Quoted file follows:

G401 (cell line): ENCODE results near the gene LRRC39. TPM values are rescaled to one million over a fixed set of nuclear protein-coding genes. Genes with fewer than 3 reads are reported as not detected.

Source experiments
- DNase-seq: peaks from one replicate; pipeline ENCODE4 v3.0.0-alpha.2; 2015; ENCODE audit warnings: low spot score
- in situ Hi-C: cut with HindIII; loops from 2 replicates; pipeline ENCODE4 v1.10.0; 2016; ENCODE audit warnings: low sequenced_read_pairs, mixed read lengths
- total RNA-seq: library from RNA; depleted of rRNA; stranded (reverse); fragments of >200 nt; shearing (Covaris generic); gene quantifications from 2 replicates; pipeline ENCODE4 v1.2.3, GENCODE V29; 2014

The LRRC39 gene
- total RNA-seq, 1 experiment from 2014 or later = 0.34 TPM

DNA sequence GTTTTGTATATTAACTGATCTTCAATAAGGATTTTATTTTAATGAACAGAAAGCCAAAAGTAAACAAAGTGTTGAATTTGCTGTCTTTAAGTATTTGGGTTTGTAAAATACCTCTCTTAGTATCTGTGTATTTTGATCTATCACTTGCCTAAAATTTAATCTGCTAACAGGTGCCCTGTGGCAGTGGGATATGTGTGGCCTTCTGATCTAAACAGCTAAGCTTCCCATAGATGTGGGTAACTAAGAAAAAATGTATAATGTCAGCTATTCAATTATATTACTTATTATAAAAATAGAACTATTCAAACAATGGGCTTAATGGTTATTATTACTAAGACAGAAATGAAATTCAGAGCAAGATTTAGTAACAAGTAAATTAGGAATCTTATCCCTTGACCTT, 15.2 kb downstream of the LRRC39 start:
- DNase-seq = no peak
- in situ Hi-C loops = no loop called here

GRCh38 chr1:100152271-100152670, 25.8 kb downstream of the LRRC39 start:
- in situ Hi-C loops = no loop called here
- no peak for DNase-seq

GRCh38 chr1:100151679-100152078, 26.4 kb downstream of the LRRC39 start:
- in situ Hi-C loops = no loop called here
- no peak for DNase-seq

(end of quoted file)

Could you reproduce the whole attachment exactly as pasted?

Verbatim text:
G401 (cell line): ENCODE results near the gene LRRC39. TPM values are rescaled to one million over a fixed set of nuclear protein-coding genes. Genes with fewer than 3 reads are reported as not detected.

Source experiments
- DNase-seq: peaks from one replicate; pipeline ENCODE4 v3.0.0-alpha.2; 2015; ENCODE audit warnings: low spot score
- in situ Hi-C: cut with HindIII; loops from 2 replicates; pipeline ENCODE4 v1.10.0; 2016; ENCODE audit warnings: low sequenced_read_pairs, mixed read lengths
- total RNA-seq: library from RNA; depleted of rRNA; stranded (reverse); fragments of >200 nt; shearing (Covaris generic); gene quantifications from 2 replicates; pipeline ENCODE4 v1.2.3, GENCODE V29; 2014

The LRRC39 gene
- total RNA-seq, 1 experiment from 2014 or later = 0.34 TPM

DNA sequence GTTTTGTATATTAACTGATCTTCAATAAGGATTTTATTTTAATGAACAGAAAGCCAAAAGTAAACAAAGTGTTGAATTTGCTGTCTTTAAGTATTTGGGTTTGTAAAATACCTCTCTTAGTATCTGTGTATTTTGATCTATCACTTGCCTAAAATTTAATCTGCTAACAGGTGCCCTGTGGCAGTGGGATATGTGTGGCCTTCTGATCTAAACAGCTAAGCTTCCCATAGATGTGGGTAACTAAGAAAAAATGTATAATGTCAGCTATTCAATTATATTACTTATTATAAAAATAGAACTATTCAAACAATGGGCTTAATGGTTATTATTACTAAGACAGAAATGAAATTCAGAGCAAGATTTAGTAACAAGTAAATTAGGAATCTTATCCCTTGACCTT, 15.2 kb downstream of the LRRC39 start:
- DNase-seq = no peak
- in situ Hi-C loops = no loop called here

GRCh38 chr1:100152271-100152670, 25.8 kb downstream of the LRRC39 start:
- in situ Hi-C loops = no loop called here
- no peak for DNase-seq

GRCh38 chr1:100151679-100152078, 26.4 kb downstream of the LRRC39 start:
- in situ Hi-C loops = no loop called here
- no peak for DNase-seq